At his most formidable, a state which has so far eluded him on this tour, Joe Root looks as though he could repel the bowling with a stick of Blackpool Rock. The image sprang to mind on Tuesday because it seems that Root might one day also be playing the old George Formby ditty of that name.
He has brought with him to Sri Lanka a ukulele, the instrument which helped to make Formby the biggest star in Britain in the 1930s. On the eve of today’s fifth one-day international against Sri Lanka, which England must win to stay in the seven-game series, Root gave a small insight into what cricketers do to relax in the artificial environment that exists on tour.
There are long periods between practices, matches and travel days. Players are frequently confined to their hotel rooms, seeking ways to miss home slightly less. In Root’s case he chose the ukulele.
“I wanted to learn the guitar but you can’t really lug it around,” he said. “If guys want to take golf clubs and stuff, it would be a bit selfish of me to try to take up space with a guitar and I can fit the ukulele in my suitcase.
“You can end up spending a lot of time indoors. If it gets dark, you can’t really play too much golf, so it’s a good way of relaxing, and staying off my feet.”
Root happens to bear a passing resemblance to Formby, whose rendition of “My Little Stick of Blackpool Rock” was one of the bigger numbers in a huge repertoire, which also included “Leaning on a Lamppost” and “When I’m Cleaning Windows”. Root has come across Formby but is trying to adapt Oasis songs at present. “It sounds horrendous,” he said.
Should England reduce the deficit today in the first of two matches at the Pallekele Stadium near Kandy, Sri Lanka’s second city, Root might be persuaded to strum a victory song such as “It’s Turned Out Nice Again”. To make such a performance possible, England will have to play in a much more seamless fashion than they have so far managed.
In losing three matches here, they twice batted poorly and in the other defeat bowled much too imprecisely. The match they won was also strewn with error but on that occasion Sri Lanka too were prone to lapses.
From the evidence accrued it seems that Sri Lanka are a team with viable prospects in the World Cup, which begins in February, while England will go to Australia on a wing and a prayer. The tourists are at least nudging closer to knowing their preferred XI, though this might have been thrust on them rather than being carefully plotted.
By playing an industrious innings of 90 in the fourth ODI on Sunday, the highest by any of England’s nine No 3 batsmen this year in 21 attempts, James Taylor has presumably guaranteed himself a run in the side. Alastair Cook, whom he replaced only because Cook was suspended, will return, meaning in all likelihood that Alex Hales will be omitted.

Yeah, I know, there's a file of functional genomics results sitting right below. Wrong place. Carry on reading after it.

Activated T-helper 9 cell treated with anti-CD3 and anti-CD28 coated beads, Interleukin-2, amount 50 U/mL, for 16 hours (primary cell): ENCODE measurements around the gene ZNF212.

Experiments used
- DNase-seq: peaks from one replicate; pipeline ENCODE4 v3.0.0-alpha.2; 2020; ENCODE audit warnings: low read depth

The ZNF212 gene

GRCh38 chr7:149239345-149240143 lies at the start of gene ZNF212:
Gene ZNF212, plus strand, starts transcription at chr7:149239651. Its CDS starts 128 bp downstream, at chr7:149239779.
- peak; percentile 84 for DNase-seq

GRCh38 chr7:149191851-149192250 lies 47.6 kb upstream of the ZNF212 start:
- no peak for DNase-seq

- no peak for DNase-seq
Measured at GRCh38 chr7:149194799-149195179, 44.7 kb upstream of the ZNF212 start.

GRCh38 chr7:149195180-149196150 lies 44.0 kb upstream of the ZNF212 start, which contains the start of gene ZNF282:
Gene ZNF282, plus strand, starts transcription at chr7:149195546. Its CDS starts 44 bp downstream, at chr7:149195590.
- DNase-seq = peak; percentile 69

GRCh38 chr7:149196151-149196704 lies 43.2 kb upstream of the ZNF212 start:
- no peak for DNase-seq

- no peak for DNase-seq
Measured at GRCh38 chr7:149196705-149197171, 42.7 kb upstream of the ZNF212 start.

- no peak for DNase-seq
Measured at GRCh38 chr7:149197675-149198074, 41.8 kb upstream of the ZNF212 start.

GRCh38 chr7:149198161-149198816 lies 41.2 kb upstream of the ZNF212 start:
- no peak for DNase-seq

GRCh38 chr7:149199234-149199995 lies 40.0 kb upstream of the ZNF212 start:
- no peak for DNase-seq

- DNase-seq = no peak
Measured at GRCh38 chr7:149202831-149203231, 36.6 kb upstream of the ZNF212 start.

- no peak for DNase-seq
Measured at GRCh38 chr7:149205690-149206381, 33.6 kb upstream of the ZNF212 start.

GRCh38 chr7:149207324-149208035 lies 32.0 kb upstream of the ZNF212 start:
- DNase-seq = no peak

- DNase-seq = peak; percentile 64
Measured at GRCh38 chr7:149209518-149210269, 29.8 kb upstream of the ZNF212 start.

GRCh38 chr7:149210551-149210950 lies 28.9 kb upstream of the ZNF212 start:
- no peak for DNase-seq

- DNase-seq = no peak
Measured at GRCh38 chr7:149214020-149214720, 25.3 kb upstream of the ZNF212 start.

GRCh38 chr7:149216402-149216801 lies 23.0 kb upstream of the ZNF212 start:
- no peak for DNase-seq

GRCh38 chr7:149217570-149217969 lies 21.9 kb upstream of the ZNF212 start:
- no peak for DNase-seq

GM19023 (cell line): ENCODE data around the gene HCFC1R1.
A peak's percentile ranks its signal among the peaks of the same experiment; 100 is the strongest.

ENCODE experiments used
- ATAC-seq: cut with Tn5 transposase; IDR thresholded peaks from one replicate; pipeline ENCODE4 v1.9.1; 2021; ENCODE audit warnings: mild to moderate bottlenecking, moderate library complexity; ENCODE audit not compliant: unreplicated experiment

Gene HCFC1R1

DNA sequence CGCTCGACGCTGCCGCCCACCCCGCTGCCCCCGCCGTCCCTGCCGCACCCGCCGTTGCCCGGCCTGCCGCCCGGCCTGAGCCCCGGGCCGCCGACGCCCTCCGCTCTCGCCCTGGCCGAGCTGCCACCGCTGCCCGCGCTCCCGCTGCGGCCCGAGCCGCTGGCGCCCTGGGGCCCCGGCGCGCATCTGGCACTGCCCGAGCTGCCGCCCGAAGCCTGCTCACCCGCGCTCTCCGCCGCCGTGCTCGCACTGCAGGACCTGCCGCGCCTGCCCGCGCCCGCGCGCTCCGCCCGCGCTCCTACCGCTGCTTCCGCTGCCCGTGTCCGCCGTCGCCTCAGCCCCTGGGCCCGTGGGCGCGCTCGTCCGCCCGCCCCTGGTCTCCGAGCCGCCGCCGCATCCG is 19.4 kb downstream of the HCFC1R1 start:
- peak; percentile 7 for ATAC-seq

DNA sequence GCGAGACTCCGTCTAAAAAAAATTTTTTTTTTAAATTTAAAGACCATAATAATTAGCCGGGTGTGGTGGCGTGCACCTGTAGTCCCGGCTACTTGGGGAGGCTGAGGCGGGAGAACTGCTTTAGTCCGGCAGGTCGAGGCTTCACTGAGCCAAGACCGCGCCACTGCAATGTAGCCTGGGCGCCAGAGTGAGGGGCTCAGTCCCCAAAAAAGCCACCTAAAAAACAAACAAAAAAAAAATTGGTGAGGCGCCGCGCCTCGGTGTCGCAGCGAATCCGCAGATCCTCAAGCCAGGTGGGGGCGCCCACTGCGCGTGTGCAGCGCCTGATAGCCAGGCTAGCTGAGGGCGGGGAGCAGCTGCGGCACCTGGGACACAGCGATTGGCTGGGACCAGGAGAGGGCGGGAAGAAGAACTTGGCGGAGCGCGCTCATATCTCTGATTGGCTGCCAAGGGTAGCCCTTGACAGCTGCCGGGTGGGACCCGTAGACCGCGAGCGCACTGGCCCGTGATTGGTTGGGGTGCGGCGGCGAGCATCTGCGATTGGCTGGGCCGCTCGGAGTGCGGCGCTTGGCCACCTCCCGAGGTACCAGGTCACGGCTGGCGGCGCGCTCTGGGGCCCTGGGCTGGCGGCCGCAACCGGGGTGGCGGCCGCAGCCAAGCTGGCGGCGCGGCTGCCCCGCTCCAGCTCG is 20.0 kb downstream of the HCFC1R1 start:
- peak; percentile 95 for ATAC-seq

Unless they are in a cruel frame of mind, the management ought also to drop Ben Stokes. It is understandable that they would want to see more of him and by now Stokes should be an integral part of any England side whatever the format. But his form here has been simply dreadful and no matter the reason it is serving no useful purpose for either player or team.
James Tredwell, left out twice for reasons only of expediency connected with looking at other players, should be recalled if England are serious about trying to win this series. The dilemma here has been understandable – the balance of planning for the World Cup while trying to create a positive mood by winning now – but Tredwell was England’s best bowler in the two matches he has played.
Root still remains defiant. He said: “There’s no reason why we can’t still win the series. I think we’ve shown in every game at some point along the way that we are capable of doing that. The thing for us now is to make sure we put it into one complete performance.”
But it is plain that Sri Lanka have been the more complete side on their own pitches. With the veteran icons Kumar Sangakkara and Mahela Jayawardene revelling in their last home series before retirement, they have looked capable of setting and chasing appropriate targets.
Their team could well be enhanced today by the recall of the off-spinner Sachithra Senanayake, whose action has been cleared by the International Cricket Council. Senanayake was reported for a suspect action on Sri Lanka’s tour of England last summer and was subsequently banned. Tests at one of the ICC’s specialist centres in Chennai have found his deliveries fall within the 15-degree limit of flexion permitted and Sri Lanka will be keen to have his services again.
Their coach, Marvan Attapatu, said: “It’s important we get him back, and his services into the team.”
PALLEKELE PREVIEW - fifth ODI details
Sri Lanka A D Mathews (capt), T M Dilshan, M D K J Perera, K C Sangakkara (wk), D P M D Jayawardene, N L T C Perera, H D R L Thirimanne, B M A J Mendis, S M S M Senanayake, K T G D Prasad, B A W Mendis.
England A N Cook (capt), M M Ali, J W A Taylor, J E Root, E J G Morgan, R S Bopara, J C Buttler (wk), C S Woakes, C J Jordan, J C Tredwell, S T Finn.
Umpires R Tucker (Aus) and R Palliyaguru.
Television Sky Sports 2, 8.30am-5.30pm GMT.
Weather Sunshine and showers. Maximum temp: 28C.
Pitch report It has rained hard and frequently in Kandy of late so little work has been done on the pitch. May be slightly quicker than in Colombo.Reuse content